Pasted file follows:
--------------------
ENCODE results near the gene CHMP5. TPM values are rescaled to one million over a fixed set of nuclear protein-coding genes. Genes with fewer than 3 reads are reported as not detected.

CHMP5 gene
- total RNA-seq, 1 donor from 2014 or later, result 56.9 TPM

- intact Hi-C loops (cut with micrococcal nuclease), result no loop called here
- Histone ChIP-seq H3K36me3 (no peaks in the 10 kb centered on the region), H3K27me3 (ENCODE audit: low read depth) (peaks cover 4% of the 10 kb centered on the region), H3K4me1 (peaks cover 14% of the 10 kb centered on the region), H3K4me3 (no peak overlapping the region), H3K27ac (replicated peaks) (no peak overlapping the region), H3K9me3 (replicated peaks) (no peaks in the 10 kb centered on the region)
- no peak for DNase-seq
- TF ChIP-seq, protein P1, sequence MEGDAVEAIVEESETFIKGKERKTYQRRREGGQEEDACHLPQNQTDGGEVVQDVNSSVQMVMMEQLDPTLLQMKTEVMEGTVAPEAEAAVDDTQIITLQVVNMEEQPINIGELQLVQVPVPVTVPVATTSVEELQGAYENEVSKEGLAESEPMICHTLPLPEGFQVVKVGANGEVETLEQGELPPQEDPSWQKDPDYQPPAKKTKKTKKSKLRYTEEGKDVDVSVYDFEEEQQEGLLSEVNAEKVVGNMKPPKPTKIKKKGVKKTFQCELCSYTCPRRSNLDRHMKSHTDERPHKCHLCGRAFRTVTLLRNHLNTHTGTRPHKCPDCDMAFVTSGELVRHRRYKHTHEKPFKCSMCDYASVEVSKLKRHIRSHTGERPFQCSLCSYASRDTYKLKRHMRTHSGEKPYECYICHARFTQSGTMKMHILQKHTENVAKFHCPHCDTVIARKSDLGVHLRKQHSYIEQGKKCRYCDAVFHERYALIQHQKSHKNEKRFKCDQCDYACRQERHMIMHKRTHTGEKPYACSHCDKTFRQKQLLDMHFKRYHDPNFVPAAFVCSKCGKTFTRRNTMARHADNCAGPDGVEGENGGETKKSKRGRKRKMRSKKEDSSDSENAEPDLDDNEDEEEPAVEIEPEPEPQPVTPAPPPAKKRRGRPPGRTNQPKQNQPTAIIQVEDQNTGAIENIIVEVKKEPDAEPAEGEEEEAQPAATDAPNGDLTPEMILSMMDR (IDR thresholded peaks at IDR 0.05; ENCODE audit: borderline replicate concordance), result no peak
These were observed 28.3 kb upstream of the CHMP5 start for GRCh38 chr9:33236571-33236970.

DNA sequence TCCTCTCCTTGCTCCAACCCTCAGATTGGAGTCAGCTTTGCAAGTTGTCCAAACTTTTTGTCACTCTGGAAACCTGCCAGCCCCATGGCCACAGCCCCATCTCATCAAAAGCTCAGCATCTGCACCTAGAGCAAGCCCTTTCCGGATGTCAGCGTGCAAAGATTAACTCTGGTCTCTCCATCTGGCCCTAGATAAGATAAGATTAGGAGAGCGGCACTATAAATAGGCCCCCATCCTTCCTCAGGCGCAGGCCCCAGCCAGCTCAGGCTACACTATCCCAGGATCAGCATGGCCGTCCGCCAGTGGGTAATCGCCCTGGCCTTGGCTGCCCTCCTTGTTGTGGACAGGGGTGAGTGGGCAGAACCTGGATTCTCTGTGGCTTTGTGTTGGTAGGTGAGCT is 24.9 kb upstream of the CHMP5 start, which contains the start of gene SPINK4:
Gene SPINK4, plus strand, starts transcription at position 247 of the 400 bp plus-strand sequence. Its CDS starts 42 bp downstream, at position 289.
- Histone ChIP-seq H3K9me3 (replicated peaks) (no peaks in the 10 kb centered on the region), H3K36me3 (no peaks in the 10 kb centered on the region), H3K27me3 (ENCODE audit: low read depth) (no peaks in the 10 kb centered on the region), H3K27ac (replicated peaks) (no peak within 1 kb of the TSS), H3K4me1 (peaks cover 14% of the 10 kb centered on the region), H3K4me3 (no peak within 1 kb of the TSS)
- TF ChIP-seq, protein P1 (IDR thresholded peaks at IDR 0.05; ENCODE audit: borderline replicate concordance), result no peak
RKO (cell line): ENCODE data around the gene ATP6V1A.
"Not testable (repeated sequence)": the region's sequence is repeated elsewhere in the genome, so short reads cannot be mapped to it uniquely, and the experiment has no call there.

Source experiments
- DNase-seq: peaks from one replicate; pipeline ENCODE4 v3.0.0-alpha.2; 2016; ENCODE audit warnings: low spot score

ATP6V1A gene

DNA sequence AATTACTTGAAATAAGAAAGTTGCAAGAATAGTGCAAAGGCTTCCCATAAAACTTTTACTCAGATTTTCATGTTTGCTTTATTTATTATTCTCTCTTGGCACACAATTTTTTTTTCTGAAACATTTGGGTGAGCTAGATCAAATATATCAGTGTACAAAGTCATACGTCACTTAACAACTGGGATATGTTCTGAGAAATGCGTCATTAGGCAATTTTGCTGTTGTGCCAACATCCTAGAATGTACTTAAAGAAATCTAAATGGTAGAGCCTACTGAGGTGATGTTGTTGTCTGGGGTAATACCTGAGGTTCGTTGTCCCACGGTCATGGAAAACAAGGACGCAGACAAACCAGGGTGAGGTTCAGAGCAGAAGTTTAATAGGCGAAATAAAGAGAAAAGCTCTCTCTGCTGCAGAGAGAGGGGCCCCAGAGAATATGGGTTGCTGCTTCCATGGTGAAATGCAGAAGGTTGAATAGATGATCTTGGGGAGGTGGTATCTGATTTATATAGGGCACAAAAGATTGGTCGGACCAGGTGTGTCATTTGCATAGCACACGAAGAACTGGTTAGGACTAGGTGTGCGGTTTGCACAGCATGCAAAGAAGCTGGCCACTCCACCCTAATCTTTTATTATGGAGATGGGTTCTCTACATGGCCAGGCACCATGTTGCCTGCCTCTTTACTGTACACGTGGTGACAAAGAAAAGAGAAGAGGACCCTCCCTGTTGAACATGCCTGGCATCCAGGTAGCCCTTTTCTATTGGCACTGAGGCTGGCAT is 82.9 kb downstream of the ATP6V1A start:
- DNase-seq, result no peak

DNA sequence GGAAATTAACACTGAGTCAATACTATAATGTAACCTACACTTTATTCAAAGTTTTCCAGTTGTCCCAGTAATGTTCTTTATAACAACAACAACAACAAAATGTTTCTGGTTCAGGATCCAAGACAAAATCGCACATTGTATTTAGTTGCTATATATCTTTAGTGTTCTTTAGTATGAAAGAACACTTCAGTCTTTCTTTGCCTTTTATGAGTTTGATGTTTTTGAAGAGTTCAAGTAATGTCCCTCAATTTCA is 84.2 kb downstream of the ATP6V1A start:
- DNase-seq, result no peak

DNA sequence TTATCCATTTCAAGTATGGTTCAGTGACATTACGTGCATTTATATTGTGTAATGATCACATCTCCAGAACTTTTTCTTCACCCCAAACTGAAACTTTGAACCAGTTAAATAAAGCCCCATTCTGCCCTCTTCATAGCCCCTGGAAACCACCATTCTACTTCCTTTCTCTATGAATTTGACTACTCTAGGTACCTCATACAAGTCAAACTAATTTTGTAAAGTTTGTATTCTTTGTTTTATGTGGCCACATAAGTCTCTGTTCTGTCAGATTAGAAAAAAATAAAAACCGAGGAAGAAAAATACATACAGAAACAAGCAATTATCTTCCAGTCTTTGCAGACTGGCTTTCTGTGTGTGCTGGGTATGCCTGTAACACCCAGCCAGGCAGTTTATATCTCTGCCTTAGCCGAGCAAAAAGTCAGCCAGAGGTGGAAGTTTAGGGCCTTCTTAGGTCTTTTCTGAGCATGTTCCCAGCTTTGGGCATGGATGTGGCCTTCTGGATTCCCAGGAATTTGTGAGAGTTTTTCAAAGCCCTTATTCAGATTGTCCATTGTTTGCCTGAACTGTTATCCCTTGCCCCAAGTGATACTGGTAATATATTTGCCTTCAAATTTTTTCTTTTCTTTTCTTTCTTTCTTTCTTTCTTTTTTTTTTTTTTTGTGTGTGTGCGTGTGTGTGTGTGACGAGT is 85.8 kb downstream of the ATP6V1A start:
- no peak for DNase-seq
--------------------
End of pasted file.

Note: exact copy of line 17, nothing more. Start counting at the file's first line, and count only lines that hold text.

ATP6V1A gene